Opinion

Obama has Congress over a barrel in Libya

Photo of Hon. Ernest Istook
Hon. Ernest Istook
Former Republican Congressman
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      Hon. Ernest Istook

      Ernest J. Istook Jr. is a Distinguished Fellow at <a href="http://www.heritage.org/">The Heritage Foundation</a>. Istook served 14 years as a U.S. Congressman, then joined Heritage in 2007. He engaged in a wide and robust range of issues in Congress as he served on the House Appropriations Committee and chaired multiple subcommittees. He also served on the Homeland Security Committee.

      His congressional experience ranged from overall budget and spending issues to all forms of transportation, trade, defense, health care, education, labor, financial services, homeland security, religious liberty, and many others. He is a founder of the Republican Study Committee, the principal conservative caucus in the U.S. House.

      Tapping his broad experience, Istook is a frequent fill-in host for several major national talk radio programs; he writes weekly opinion columns for multiple outlets that include <a href="http://www.newsmax.com/blogs/ErnestIstook/id-66">NewsMax</a>, <a href="http://www.humanevents.com/search.php?author_name=Ernest++Istook">Human Events</a>, and The Daily Caller. His daily radio commentaries are heard on over 80 radio stations. He is a regular guest on many network and cable news and commentary programs.

      Istook’s professional background has been as a journalist, practicing attorney, public official and now policy expert. Overall, he served 25 years in elected office, ranging from city council to state legislature to U.S. Congress, all after he moved to Oklahoma in 1972 from his native Fort Worth, Texas. He also was the Republican nominee for Governor of Oklahoma in 2006.

      Istook holds a bachelor's degree in journalism from Baylor University and law degree from Oklahoma City University. He and his wife, Judy, have five adult children and are active in church work. Istook served several years as a Boy Scout Scoutmaster. He is the grandson of Hungarian immigrants and the first college graduate in his entire family tree.

      His personal website is <a href="http://www.istook.com">www.istook.com</a>.

      Follow him on Twitter <a href="http://twitter.com/Ernest_Istook">@Ernest_Istook</a>.

It’s tempting to immediately cut off funds for President Obama’s ill-conceived Libya offensive. But it’s not the right course. For the sake of our allies, Congress needs to be patient in using the power of the purse to correct Obama’s misadventure.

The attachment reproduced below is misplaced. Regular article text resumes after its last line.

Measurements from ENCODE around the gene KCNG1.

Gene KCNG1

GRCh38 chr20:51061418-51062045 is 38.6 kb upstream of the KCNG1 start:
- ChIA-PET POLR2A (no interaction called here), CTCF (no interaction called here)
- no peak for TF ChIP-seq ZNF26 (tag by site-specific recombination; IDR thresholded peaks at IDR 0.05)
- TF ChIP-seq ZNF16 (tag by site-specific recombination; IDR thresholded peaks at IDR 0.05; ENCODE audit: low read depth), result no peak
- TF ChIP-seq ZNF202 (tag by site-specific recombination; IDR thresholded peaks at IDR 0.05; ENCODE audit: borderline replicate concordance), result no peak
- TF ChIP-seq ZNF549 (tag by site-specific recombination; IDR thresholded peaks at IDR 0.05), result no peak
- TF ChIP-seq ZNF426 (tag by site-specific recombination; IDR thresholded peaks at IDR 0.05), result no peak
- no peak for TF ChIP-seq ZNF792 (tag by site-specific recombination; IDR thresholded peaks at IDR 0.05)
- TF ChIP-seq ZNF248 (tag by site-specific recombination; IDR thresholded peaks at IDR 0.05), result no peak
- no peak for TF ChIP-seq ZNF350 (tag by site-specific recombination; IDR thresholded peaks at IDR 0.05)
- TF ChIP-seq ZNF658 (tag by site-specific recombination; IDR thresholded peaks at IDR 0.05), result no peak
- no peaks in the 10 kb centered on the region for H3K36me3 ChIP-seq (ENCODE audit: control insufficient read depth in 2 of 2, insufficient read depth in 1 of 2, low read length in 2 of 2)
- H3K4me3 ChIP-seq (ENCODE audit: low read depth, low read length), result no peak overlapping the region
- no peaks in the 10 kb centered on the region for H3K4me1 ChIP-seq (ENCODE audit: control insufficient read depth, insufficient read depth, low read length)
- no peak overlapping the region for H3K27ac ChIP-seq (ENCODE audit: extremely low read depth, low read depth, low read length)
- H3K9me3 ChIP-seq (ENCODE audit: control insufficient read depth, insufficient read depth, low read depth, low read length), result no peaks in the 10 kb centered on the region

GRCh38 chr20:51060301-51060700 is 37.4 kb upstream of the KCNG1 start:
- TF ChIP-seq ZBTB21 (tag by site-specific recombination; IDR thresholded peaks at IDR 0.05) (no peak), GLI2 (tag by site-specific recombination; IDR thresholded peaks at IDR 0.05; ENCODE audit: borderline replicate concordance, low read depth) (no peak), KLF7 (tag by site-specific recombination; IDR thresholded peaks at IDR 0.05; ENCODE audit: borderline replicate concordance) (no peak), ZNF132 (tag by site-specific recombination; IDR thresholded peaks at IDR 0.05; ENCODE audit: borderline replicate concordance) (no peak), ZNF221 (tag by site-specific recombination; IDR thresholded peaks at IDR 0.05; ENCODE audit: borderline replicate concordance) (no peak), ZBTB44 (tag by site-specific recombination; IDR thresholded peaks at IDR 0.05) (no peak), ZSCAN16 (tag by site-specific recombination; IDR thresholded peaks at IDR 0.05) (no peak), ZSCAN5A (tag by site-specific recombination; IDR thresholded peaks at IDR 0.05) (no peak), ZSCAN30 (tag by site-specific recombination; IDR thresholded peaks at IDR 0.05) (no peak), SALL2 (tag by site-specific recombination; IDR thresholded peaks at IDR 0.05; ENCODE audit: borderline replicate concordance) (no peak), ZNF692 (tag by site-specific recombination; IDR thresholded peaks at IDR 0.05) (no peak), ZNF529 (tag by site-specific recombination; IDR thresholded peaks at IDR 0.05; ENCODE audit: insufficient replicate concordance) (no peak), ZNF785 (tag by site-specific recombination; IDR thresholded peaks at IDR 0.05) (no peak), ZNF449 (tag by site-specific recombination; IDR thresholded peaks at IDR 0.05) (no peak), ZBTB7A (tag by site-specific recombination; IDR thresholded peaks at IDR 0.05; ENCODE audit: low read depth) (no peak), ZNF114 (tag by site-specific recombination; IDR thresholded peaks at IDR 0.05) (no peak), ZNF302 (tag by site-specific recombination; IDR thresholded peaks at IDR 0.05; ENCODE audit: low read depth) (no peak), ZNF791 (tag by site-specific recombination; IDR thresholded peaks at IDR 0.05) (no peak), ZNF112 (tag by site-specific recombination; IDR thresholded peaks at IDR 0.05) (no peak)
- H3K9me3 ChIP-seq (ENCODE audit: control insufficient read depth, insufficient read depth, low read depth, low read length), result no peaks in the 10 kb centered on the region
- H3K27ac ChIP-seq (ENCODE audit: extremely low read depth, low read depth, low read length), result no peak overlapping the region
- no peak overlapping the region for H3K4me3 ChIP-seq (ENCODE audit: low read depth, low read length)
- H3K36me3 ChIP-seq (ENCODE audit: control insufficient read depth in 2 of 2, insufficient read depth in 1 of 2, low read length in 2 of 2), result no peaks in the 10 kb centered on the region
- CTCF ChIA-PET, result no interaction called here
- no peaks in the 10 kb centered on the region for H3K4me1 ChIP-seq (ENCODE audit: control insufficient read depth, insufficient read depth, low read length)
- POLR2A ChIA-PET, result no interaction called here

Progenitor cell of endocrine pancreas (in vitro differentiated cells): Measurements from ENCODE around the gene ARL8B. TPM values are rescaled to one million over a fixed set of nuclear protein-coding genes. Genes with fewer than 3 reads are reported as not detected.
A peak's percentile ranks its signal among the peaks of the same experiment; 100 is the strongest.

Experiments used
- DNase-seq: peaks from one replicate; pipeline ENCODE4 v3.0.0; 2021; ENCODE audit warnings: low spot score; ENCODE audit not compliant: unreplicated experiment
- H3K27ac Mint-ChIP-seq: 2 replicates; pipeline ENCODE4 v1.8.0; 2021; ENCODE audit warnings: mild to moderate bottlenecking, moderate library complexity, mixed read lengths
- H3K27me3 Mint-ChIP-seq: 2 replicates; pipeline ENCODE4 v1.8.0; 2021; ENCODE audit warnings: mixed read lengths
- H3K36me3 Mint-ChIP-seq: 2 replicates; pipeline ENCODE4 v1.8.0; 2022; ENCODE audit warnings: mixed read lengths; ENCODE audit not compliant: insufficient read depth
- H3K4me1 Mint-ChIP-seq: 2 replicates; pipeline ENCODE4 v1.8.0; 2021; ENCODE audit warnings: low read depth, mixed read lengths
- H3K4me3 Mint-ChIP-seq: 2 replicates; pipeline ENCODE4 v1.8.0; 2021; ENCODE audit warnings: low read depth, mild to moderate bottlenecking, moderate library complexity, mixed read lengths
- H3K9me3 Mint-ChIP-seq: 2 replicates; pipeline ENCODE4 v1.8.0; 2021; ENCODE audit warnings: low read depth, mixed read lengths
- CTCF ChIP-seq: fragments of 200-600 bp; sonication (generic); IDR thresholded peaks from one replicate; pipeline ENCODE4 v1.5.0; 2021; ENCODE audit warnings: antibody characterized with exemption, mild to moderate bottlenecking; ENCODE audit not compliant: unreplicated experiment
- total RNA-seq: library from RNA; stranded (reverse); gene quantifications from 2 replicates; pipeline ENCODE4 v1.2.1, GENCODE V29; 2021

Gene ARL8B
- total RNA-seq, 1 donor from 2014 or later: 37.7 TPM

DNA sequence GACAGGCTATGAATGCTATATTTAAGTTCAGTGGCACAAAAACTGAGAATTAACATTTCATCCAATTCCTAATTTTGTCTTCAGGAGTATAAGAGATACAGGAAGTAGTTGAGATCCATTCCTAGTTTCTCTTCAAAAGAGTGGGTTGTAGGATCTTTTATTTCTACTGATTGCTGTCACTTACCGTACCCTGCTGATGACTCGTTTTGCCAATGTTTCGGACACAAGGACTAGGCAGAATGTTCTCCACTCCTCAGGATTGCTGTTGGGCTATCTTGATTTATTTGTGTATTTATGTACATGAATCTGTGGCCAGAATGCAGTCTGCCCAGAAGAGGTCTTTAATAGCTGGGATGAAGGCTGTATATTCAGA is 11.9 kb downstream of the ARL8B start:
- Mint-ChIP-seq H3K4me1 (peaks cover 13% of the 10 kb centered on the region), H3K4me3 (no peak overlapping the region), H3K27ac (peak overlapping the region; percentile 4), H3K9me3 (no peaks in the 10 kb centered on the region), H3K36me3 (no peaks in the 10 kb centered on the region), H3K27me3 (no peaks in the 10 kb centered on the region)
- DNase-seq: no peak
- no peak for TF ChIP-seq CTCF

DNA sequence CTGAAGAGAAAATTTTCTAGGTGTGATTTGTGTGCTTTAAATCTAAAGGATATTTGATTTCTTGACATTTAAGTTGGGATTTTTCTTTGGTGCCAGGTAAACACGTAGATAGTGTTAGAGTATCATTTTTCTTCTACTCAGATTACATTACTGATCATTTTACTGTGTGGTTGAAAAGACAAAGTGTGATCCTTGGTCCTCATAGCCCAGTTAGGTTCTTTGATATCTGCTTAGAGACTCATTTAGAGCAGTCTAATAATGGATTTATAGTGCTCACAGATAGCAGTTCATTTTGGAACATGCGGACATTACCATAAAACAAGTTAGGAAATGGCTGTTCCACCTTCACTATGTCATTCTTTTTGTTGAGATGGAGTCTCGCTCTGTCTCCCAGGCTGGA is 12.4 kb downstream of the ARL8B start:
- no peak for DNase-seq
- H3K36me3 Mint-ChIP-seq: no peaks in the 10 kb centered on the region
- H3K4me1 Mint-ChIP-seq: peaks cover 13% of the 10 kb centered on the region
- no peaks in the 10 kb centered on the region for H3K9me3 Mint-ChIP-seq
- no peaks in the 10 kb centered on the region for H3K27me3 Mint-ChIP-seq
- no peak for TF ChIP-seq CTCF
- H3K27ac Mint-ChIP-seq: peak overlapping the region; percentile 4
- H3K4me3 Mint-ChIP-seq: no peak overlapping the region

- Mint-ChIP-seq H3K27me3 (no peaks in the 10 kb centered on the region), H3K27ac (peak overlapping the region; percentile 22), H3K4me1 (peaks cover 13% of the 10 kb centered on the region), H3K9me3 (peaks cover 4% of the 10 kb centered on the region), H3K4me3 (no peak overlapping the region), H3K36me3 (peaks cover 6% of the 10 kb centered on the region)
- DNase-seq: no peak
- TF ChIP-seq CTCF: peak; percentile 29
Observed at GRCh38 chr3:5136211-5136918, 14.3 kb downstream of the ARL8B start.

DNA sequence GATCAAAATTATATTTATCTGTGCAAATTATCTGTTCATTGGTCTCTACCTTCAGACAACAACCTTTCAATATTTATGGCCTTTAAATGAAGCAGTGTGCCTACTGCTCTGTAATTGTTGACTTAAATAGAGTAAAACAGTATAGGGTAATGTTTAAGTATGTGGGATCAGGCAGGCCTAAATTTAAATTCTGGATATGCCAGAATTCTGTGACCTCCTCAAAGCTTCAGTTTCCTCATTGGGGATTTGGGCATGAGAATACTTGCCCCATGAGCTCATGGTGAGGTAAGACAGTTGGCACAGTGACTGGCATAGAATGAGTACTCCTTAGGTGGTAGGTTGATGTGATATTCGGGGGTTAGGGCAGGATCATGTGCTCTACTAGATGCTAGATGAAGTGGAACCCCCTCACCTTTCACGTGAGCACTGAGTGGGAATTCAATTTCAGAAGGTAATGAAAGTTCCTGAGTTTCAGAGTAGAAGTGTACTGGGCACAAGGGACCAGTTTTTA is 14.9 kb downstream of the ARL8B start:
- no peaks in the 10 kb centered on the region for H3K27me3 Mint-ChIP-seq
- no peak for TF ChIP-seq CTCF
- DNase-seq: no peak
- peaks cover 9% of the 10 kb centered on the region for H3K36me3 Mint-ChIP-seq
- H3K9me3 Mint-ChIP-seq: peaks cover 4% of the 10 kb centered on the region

The policy is indeed a mess. Even if the ongoing air attacks chased Muammar Gaddafi from power, he might be replaced by a radical Islamist regime. We have no good intelligence on what the rebels would establish if they took over.

Obama’s ham-handed approach has been an insult to the constitutional role of Congress in defining and punishing offenses against the law of nations, as specified in Article 1, Section 8 of the Constitution. Obama failed to make any meaningful consultation with Congress before he committed American forces, much less obtain any type of actual approval from Congress.

Yes, it’s tempting for Congress to “teach him a lesson” by voting to cut off U.S. funding for Libyan operations. The power of the purse is Congress’s strongest counter-balance to the president’s role as commander-in-chief.

But the countervailing argument is that our NATO allies — a key component of America’s national security — have been pulled into the Libya fray based on assurances and urgings from the Obama administration. Those may have been improvident, but they are real.

A precipitous exit from America’s role in Operation Unified Protector would pull the rug out from under our allies, making it less likely they would ever be willing to stand with America in the future when we have real need for their help.

Nations conducting the airstrikes have included Great Britain, France, Canada, Norway, Denmark and Belgium while other military support has come from Italy, Spain, The Netherlands, Albania, Bulgaria, Greece, Romania and Turkey, according to the BBC’s tallies. Others, like Germany, have refused to participate in an unclear mission.

The current NATO operation expires in September; Congress should stick with our allies until then, even as it asserts itself to make sure there is no further extension or expansion of the mission.

In the meantime, other efforts such as arms and financial embargoes could be pursued.

It’s an uncomfortable fact that sending a message of solidarity with our NATO allies is more important than sending a message to President Obama.

Already, the House formally rebuked President Obama on June 3rd with a 268-145 bipartisan vote on a resolution that included a declaration that, “The President has failed to provide Congress with a compelling rationale based upon United States national security interests for current United States military activities regarding Libya.”

The bipartisan war of words against Obama’s mistaken course will take a toll on him. The lawsuit by some in Congress will be just a sideshow; the courts cannot be expected to be involved in this dispute over the president’s war powers, nor should they be.

It’s sad but true that the president has committed our forces and our funds unwisely. But Congress should resist the temptation to make it worse by abandoning our allies who followed us into the skies over Libya.

Ernest Istook is a former Congressman who served on the House Defense Subcommittee for Appropriations and is now a distinguished fellow at The Heritage Foundation.

  • votersofny

    We have to get rid of this dictator wannabe in 2012. If youpeople don’t wake up soon, you will all be sorry. Another 4 years of this marxist Obozo will be the ruin of the country.

    Mark my words. Wake up people!!